Tech

Swiss Post set to test mail delivery by drone

File photo - This image provided by Aerial MOB, LLC, shows their eight rotor Sky Jib Helicopter in San Diego, Calif., in August 2013.

File photo - This image provided by Aerial MOB, LLC, shows their eight rotor Sky Jib Helicopter in San Diego, Calif., in August 2013.  (AP Photo/Aerial MOB, LLC, Tony Carmean)

The rise of the drones has been swift and unstoppable: From sports events to sheep herding, these clever contraptions are being used in many different parts of our lives. Mail delivery could be next, after the Swiss postal service was given the go-ahead to test out a mail delivery drone service.

We know that Amazon is interested in developing the technology too, though it has run into regulatory problems with the FAA in the United States. The scheme that's been greenlit in Switzerland could pave the way for future projects all across the world, and no doubt many other technology companies will be watching closely.

Related: This French dude is on a mission to make every Star Wars ship into a drone

Swiss Post is working with drone outfit Matternet for the duration of the tests. The company's first drone can transport packages up to 2.2 pounds a distance of 12.4 miles on a single charge. Matternet has previously tested its drone technology in Haiti, where medicine and other supplies were distributed to remote and disaster-stricken areas.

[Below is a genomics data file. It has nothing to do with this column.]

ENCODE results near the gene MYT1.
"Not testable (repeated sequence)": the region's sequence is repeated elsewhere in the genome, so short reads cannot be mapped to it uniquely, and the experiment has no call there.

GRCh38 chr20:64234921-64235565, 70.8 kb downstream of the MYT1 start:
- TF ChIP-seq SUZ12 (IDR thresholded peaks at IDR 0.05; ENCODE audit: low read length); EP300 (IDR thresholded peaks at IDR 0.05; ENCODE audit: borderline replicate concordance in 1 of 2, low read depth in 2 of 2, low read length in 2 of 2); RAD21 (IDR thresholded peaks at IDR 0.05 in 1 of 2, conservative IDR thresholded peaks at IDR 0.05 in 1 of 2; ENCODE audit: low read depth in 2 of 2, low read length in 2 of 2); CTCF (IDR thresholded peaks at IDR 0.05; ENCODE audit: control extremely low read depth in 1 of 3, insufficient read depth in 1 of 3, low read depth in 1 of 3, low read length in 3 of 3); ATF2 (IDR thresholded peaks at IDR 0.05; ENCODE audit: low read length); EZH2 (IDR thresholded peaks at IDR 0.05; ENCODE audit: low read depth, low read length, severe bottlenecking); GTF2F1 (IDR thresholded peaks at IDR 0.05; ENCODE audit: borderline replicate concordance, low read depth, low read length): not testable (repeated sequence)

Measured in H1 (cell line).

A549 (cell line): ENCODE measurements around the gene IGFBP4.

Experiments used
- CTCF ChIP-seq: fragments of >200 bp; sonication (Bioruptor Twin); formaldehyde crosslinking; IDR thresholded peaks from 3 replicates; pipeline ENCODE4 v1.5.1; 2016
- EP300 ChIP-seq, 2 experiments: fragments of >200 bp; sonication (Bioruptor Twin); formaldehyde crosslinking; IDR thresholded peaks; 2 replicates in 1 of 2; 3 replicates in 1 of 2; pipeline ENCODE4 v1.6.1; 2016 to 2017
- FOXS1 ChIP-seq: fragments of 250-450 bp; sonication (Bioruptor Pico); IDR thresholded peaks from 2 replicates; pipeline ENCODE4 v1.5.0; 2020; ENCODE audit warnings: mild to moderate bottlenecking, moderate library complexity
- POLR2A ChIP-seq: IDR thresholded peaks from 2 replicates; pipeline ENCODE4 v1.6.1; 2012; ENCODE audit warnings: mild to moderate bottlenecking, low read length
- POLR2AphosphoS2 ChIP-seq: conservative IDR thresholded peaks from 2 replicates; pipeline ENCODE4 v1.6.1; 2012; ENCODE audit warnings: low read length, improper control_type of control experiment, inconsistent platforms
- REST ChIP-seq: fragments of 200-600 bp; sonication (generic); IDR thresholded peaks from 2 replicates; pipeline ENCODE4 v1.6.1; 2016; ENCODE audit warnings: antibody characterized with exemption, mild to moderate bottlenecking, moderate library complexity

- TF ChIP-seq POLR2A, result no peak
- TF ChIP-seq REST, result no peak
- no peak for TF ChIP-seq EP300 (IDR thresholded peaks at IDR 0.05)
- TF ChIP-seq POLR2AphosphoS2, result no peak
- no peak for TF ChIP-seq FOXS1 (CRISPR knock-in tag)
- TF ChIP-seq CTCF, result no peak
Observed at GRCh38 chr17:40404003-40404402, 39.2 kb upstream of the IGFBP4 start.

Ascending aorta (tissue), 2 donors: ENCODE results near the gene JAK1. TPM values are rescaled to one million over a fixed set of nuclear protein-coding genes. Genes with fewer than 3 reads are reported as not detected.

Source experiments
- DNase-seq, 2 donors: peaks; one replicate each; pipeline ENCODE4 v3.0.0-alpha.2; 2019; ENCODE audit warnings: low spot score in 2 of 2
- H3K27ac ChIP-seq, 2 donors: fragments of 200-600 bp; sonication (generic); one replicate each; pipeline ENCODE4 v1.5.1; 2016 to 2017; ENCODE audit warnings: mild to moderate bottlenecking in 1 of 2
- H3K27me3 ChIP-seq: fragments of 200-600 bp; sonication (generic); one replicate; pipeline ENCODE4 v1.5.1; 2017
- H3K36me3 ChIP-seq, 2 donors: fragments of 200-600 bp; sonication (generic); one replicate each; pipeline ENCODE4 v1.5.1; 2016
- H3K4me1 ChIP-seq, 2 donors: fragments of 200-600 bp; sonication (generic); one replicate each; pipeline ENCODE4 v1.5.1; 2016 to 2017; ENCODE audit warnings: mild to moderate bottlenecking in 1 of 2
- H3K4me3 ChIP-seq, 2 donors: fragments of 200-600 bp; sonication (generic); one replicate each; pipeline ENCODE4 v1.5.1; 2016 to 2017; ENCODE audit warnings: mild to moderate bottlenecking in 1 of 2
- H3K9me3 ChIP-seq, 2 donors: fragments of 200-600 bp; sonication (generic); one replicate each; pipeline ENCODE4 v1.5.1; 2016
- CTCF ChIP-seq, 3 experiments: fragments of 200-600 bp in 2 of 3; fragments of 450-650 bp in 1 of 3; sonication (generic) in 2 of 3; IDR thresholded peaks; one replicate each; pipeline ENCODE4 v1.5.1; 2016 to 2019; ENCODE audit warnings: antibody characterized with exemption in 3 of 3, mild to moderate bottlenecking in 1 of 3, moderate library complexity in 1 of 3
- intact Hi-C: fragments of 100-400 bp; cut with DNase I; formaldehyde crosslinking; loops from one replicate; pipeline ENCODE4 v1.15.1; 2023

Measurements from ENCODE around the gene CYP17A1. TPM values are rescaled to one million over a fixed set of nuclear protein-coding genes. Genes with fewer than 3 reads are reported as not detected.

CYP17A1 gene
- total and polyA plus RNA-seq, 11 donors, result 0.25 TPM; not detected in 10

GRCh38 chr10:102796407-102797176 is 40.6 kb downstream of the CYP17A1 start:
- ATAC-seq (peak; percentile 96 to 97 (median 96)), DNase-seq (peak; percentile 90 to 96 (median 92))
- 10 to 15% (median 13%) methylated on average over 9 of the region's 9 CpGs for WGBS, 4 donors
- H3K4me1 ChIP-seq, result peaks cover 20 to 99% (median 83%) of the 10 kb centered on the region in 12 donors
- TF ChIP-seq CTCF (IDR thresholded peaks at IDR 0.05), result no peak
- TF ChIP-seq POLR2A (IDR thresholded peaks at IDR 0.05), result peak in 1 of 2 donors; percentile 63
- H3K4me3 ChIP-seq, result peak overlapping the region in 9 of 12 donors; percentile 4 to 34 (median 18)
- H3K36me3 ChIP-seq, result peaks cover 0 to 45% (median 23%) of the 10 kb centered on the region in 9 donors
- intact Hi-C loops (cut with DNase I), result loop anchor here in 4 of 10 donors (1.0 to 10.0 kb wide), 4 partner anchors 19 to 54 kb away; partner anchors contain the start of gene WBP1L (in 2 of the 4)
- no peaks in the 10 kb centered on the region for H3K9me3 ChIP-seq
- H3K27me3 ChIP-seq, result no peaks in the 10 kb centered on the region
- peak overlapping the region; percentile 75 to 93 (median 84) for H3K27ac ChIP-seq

Officially the project is designed to test the feasibility of drones delivering our mail, but it's also about testing the "technical and business capabilities" of the drones themselves. Matternet is going to supply all of the software and hardware while Swiss Post focuses on the logistics of sorting and delivering mail using these small flying machines.

"Quadcopters may be the biggest invention in vehicle technology since the internal combustion engine," Matternet's Andreas Raptopoulos told TechCrunch. "They allow us to build vehicles that are extremely simple mechanically and are 90 percent software which is bound to improve dramatically over the next 3-5 years… This platform will allow software to eat transportation."

There's a long way to go while regulatory frameworks get sorted out from country to country, but getting your morning post via drone might be a reality sooner than you think. Alternatively, you could save on stamps and buy your own drone to deliver all your letters and cards for you instead.